Western Athletic Conference
1. Boise State
2. Fresno State
3. Louisiana Tech
5. Utah State
8. New Mexico State
9. San Jose State
Stories to Watch in the WAC
A league in serious flux. Suddenly, the WAC's future is in serious doubt. Boise State, Fresno State, and Nevada are all bolting for the Mountain West, and the league couldn't coax BYU into joining ... even in everything but football. That leaves the WAC at six teams, and while that might be good enough for some leagues, it probably doesn't work when they have lost their three highest-profile universities. We may hear a lot of rumors about the future, as WAC commissioner Karl Benson tries to recruit some new members who can help keep the league viable, especially in football. Even if Benson can find a couple new schools, it's hard to imagine he will succeed at keeping the league a player in football without Boise, Fresno, and Nevada.
Boise's dominance continues. They don't seem to ever fall off now, do they? Boise State is poised to bust into the BCS once again this year, as they are clearly the top team in a non-AQ league. Junior quarterback Kellen Moore is a darkhorse Heisman contender, especially now that defending winner Mark Ingram has a knee injury and could miss some time. The Broncos return an incredible 20 starters (ten on offense and ten on defense). Among them are Moore, running backs Jeremy Avery and Doug Martin (15 touchdowns), receiver Titus Young, defensive end Ryan Winterswyk, defensive tackle Billy Wynn, linebacker Winston Venable, and cornerback Brandyn Thompson. Boise opens on Labor Day night in Landover, Md., against Virginia Tech. If they get by that game, they should be a pretty heavy favorite in every game. Their biggest conference challenge is likely a trip to Nevada in late November. The Broncos are a solid favorite to win the WAC, and they could crash the BCS title game if things break their way.
Is Utah State this year's Idaho? The Vandals had a real element of surprise going last year, because they were terrible the year before, and they won eight games despite their defense allowing 36 points per game. Utah State is a bit different, but the backstory is at least somewhat similar. The Aggies haven't made a bowl since 1997. They've lost at least eight games in every season since 2002. They're rebounding thanks to an energetic coach and an exciting quarterback. USU senior Diondre Borel finished short of 3,000 yards passing last year, and he posted an impressive 17-4 touchdown-interception ratio. The run game will be hampered by a torn ACL suffered in the spring by Robert Turbin, who ran for nearly 1,300 yards last year. Turbin could miss the season, leaving the job to Michael Smith, a senior who averaged 6.3 yards per carry in limited work last year. If the Aggies can survive a tough non-conference schedule, they could make a bowl, but it depends on Borel, the passing game, and a continuously improving defense.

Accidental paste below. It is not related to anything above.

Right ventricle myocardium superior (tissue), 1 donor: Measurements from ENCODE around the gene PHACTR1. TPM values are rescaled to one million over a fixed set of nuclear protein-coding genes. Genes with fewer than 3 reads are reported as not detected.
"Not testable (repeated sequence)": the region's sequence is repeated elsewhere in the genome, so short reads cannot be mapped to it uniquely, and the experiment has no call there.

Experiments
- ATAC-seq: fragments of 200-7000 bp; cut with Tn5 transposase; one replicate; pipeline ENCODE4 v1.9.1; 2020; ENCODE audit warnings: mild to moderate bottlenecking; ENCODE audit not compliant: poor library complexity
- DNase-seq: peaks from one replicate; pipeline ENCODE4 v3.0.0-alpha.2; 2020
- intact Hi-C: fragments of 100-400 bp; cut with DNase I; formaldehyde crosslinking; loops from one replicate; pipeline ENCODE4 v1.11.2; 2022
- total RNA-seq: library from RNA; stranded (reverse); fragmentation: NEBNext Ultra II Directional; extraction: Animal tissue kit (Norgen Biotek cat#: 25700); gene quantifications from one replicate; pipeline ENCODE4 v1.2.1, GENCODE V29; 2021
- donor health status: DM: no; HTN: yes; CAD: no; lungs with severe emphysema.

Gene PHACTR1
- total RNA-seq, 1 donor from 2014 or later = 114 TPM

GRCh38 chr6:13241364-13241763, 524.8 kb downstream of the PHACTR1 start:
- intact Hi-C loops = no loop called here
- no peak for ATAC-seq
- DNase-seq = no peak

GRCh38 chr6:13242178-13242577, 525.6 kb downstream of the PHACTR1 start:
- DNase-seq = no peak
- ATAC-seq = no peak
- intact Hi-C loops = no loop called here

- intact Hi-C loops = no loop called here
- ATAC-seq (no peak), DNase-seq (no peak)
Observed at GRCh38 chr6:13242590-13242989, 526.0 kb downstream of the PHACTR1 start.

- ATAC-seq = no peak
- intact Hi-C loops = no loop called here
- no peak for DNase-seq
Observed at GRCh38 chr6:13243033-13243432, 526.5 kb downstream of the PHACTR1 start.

Idaho tries to do it again. While Idaho had a lot going their way last year, they overcame a poor defense to get to the Humanitarian Bowl. To return to the bowl season, Idaho needs that defense to get a lot better. They bring back ten starters, which is nice, and they'll be led by senior safety Shiloh Keo and linebacker JoJo Dickson, their leading tacklers. The Vandals didn't make many big plays on defense last year, and that's where the biggest difference could come in 2010, assuming the Vandals can parlay that experience into a more explosive unit. On offense, senior quarterback Nathan Enderle leads the way. He was accurate and efficient last year, and they'll need more of that, as leading rusher De'Maundray Woodridge and leading receiver Max Komar are both gone. A road trip to Nebraska is their only daunting non-conference games, while league foes Nevada and Boise State both visit Moscow.
Best of the rest
Even without Ryan Mathews in the backfield, Fresno State is formidable. The passing game looks strong with returning quarterback Ryan Colburn, and sophomore running back Robbie Rouse could be a good one. The offensive line will be one of the WAC's best. ... Quarterback Colin Kaepernick and running back Vai Taua return for Nevada. The Wolf Pack were embarrassed a few times last year, and they will lean on their senior stars to make sure that doesn't happen again. ... Sonny Dykes brings his version of the Air Raid offense to Louisiana Tech. While the transition sounds potentially difficult, the Bulldogs have a capable quarterback in Auburn transfer Steven Ensminger, assuming he can hold off a late charge from returning starter Ross Jenkins. ... Hawai'i could be a darkhorse in this league. The Warriors have a very good secondary returning, and quarterback Bryant Moniz is only going to get better. Hawai'i has a tough schedule, but could surprise in conference play if the defense is stout. ... DeWayne Walker got three wins out of New Mexico State in a transition year. Now, he brings back 15 starters who are used to his way, and a crop of recruits he chose. That means things are likely looking up in Las Cruces after the disastrous Hal Mumme era. ... Former Duke assistant Mike MacIntyre takes over at San Jose State. The Spartans went 2-10 last year, and they have a very tough non-conference schedule. Pile on that a team that was pretty bad last year, and it could be a couple years before the Spartans are again competing for the postseason.
Preseason WAC Superlatives
Best QB: Kellen Moore, Boise State
Best RB: Vai Taua, Nevada
Best WR: Titus Young, Boise State
Best offense: Boise State
Best defense: Boise State
Best coach: Chris Petersen, Boise State
Coach in the most trouble: Greg McMackin, Hawai'i
Best non-conference game: Boise State vs. Virginia Tech, Sept. 6
Worst non-conference game: Cal Poly at Fresno State, Oct. 2